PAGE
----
Tuesday, January 19, 2021

A Rant About Fanfiction

 Confession time! I like fanfiction. I read it, I wrote it, I still get lost in it. I’ve talked to a lot of folks who read and enjoy fanfiction in different fandoms, and I’m always struck by how similar we are. A lot of us turn to fanfiction when it’s hard to cope.


I started reading fanfiction when life sucked. Grad school was a three-year period where everything that could go wrong in my life, did. In those three years I got married, lost my father, had a kid, and lost my brother. My dad and brother were my only family, and even a cheap funeral is pricy. Kids are pricy. I ended up in so much debt that I ultimately had to choose between dropping out just short of finishing my degree or living out of a car. The worst part wasn’t the grief, although that sucked, but the crippling isolation. Aside from my husband, I’d lost my entire family in those years, and my peers were mostly upper-middle-class, twenty-something trust-fund kids. In retrospect, I’m sure there were some who could have related, I’m sure I made unfair assumptions and tuned-out people who might have been supportive, but at the time I was so full of resentment that I couldn’t even talk to them.


Instead, I escaped into fanfiction. In online fandoms, I found something I desperately needed, beyond the escapist fiction. I found a community. Not a community of people I would ever be privileged to meet in real life, but a community of people who all had come together to celebrate our shared perception and experience of a story. It seems like such a simple thing to have in common, but stories are everything. Stories are reflections of our society, our world, and ourselves. They’re how we communicate emotions, experiences, and the nuances of personality and life that we call humanity.


Fanfiction is unique, because there’s so much of it that you’re bound to find something, in some fandom, that resonates with you as an individual. You’ll inevitably stumble on a story that, by its very existence, shows you that you’re not alone—that someone else out there enjoyed the same anime, book, or movie. That they shared the same perspective you did and experienced the same vicarious emotions and hopes and dreams for the characters. Built around these stories are comment threads, forums, messenger boards, and social media groups that allow you to put names to each work of fiction, to interact with other readers and authors until the entire process of writing and reading fanfiction becomes a dynamic group effort. It becomes an ever-changing celebration of the human experience, translated through a fandom lens, and it’s fucking amazing.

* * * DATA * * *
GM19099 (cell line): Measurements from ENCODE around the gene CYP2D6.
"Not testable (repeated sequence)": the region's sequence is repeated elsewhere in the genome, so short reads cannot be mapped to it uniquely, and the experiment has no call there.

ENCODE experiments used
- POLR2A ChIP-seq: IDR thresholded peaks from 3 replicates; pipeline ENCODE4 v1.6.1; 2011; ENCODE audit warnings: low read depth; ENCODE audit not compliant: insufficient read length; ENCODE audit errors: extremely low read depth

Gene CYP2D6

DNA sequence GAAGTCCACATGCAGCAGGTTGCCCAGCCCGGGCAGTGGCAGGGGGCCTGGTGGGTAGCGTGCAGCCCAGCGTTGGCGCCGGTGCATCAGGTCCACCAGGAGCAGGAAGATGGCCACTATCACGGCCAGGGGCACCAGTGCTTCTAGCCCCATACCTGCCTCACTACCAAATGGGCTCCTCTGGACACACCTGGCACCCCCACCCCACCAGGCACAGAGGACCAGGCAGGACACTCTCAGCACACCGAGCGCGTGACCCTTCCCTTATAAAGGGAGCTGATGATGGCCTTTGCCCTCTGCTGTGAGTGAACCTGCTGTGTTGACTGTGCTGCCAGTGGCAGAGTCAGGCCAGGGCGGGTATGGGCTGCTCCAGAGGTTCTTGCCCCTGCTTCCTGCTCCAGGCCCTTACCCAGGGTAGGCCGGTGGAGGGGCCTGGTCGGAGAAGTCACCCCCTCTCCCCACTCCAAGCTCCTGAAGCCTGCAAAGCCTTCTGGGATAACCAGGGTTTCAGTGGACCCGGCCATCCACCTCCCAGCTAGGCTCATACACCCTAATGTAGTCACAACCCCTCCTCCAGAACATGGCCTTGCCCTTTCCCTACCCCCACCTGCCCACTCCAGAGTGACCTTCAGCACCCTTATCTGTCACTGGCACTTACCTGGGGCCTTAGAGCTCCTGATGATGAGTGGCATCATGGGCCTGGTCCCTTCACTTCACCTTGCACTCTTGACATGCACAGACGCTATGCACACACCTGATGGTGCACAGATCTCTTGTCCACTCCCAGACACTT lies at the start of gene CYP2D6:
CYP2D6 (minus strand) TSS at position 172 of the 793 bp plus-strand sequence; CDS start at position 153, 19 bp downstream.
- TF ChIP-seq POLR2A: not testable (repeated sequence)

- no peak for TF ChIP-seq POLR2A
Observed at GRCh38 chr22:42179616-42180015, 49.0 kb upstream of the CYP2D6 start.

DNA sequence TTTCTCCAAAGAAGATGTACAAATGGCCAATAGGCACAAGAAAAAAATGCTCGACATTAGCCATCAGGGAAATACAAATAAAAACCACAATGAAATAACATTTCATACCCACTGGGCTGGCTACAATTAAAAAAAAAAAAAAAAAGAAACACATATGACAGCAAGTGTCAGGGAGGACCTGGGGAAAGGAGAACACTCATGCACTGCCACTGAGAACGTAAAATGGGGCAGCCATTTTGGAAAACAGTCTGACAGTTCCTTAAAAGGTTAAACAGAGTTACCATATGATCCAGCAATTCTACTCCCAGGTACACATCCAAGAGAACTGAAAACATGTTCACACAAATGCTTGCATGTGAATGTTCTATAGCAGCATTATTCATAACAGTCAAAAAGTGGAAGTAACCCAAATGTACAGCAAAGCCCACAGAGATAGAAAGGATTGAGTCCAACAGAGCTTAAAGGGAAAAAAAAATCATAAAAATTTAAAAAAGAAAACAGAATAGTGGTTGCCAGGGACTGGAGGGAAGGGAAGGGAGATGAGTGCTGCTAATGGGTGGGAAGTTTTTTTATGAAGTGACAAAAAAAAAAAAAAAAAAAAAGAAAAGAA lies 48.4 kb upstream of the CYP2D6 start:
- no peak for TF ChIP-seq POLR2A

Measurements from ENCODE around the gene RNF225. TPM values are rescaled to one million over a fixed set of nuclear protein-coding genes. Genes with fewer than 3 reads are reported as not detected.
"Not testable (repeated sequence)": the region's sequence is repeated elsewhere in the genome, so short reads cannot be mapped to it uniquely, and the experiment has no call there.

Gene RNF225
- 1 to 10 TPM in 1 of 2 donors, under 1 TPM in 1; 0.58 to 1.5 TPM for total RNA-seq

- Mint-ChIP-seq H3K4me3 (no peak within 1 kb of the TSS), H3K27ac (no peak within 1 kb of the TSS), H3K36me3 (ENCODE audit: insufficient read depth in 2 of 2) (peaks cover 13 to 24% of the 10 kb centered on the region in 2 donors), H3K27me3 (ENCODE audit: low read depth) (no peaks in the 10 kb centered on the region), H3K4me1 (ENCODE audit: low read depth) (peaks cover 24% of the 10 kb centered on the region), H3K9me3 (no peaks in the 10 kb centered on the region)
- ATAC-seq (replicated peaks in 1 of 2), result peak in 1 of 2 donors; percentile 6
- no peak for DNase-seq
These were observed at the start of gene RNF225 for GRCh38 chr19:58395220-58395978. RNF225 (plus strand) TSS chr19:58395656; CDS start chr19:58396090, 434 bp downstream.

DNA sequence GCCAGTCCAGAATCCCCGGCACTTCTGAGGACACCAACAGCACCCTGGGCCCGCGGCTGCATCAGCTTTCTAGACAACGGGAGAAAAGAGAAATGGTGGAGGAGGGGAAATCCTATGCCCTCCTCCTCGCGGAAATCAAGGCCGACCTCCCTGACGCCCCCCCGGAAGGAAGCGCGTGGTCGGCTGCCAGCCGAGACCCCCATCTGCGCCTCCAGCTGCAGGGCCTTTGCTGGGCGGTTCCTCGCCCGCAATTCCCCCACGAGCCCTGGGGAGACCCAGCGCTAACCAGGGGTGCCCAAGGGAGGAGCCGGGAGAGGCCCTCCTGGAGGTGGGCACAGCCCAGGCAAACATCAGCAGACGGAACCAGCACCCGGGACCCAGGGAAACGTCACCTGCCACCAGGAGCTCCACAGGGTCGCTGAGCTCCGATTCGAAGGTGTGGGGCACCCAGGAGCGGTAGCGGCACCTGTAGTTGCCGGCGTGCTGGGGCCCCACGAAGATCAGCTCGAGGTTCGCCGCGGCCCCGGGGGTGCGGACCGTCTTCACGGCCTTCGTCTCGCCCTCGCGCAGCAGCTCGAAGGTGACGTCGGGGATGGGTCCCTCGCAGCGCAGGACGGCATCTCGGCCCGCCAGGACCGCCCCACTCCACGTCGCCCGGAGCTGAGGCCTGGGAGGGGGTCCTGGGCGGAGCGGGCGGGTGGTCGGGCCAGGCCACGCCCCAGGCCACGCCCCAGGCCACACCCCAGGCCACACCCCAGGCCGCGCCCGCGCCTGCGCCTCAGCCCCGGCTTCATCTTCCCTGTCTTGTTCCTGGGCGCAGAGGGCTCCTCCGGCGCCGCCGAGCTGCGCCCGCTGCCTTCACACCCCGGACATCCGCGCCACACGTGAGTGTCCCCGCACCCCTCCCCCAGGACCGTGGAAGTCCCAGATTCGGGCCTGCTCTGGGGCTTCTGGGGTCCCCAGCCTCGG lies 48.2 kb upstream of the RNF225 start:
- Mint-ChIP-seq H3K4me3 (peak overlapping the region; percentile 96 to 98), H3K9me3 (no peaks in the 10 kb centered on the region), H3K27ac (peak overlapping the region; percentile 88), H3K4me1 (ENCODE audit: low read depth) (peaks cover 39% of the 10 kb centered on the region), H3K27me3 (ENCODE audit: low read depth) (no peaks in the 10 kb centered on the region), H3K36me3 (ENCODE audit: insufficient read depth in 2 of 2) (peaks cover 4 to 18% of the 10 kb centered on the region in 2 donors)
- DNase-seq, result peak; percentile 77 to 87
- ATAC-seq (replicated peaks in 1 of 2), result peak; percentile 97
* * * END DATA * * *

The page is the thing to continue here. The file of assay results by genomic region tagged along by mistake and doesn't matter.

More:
There’s been a lot of chatter on Twitter about the apparent evils of fanfiction, and my thoughts keep circling back to it. Critics are dismissing fanfiction as nothing more than private property that’s been misappropriated as literary training wheels for shitty writers. Then insisting at the same time that it’s all so pathetically badly-written as to be cringe-worthy. And finally claiming that that same cringe-worthy fanfiction somehow detracts from “legitimate queer literature.” By legitimate, I’m not sure if they mean queer authors writing own-voices narratives or if they just mean the grim, all-gay-characters-must-die crap that remains the only form of gay love story allowed into the scared literary cannon.


I’ve spent a couple of days wondering how, exactly, fanfiction might detract from “legitimate queer literature,” but the whole premise is based on the idea that fanfiction and commercial fiction are somehow in competition—for readers, for sales, and for attention. Readers don’t enjoy fanfiction because they’re looking for a free alternative to commercial literature. They wouldn’t rush off and buy books by the thousands if fanfiction didn’t exist. It’s painfully obvious from the nature of their critique that the folks condemning fanfiction have never actually experienced the fanfiction community first-hand, and that’s really kind of sad. If they had, maybe they’d recognize that the true goal of anyone aspiring to produce commercial fiction—or grim, depressing literature if that’s what they get a kick out of—should be to write something worthy of fanfiction.